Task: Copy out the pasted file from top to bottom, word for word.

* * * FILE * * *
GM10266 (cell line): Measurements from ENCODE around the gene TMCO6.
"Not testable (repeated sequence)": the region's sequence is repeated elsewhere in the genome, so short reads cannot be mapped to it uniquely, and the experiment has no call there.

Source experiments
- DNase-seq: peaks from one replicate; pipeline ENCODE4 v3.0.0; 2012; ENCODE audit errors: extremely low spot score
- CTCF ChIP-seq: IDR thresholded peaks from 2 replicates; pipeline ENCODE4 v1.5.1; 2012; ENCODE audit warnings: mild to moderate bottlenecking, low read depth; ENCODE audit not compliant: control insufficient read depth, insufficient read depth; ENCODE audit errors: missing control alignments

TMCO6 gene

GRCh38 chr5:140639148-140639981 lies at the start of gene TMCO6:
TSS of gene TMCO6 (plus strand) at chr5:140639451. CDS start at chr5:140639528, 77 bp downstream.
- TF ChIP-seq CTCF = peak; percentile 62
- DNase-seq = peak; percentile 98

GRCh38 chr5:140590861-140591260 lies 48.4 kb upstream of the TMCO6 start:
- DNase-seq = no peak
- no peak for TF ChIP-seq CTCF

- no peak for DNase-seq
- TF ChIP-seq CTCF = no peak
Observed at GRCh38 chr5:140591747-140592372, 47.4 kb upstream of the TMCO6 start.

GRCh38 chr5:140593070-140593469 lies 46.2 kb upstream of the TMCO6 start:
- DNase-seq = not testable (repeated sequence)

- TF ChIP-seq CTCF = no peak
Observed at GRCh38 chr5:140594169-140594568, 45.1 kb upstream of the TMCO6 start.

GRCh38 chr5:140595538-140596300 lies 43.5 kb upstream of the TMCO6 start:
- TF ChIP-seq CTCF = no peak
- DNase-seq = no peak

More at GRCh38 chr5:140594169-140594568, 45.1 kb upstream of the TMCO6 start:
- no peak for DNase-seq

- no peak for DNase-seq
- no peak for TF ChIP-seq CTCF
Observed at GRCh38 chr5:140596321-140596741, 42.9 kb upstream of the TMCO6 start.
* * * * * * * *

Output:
GM10266 (cell line): Measurements from ENCODE around the gene TMCO6.
"Not testable (repeated sequence)": the region's sequence is repeated elsewhere in the genome, so short reads cannot be mapped to it uniquely, and the experiment has no call there.

Source experiments
- DNase-seq: peaks from one replicate; pipeline ENCODE4 v3.0.0; 2012; ENCODE audit errors: extremely low spot score
- CTCF ChIP-seq: IDR thresholded peaks from 2 replicates; pipeline ENCODE4 v1.5.1; 2012; ENCODE audit warnings: mild to moderate bottlenecking, low read depth; ENCODE audit not compliant: control insufficient read depth, insufficient read depth; ENCODE audit errors: missing control alignments

TMCO6 gene

GRCh38 chr5:140639148-140639981 lies at the start of gene TMCO6:
TSS of gene TMCO6 (plus strand) at chr5:140639451. CDS start at chr5:140639528, 77 bp downstream.
- TF ChIP-seq CTCF = peak; percentile 62
- DNase-seq = peak; percentile 98

GRCh38 chr5:140590861-140591260 lies 48.4 kb upstream of the TMCO6 start:
- DNase-seq = no peak
- no peak for TF ChIP-seq CTCF

- no peak for DNase-seq
- TF ChIP-seq CTCF = no peak
Observed at GRCh38 chr5:140591747-140592372, 47.4 kb upstream of the TMCO6 start.

GRCh38 chr5:140593070-140593469 lies 46.2 kb upstream of the TMCO6 start:
- DNase-seq = not testable (repeated sequence)

- TF ChIP-seq CTCF = no peak
Observed at GRCh38 chr5:140594169-140594568, 45.1 kb upstream of the TMCO6 start.

GRCh38 chr5:140595538-140596300 lies 43.5 kb upstream of the TMCO6 start:
- TF ChIP-seq CTCF = no peak
- DNase-seq = no peak

More at GRCh38 chr5:140594169-140594568, 45.1 kb upstream of the TMCO6 start:
- no peak for DNase-seq

- no peak for DNase-seq
- no peak for TF ChIP-seq CTCF
Observed at GRCh38 chr5:140596321-140596741, 42.9 kb upstream of the TMCO6 start.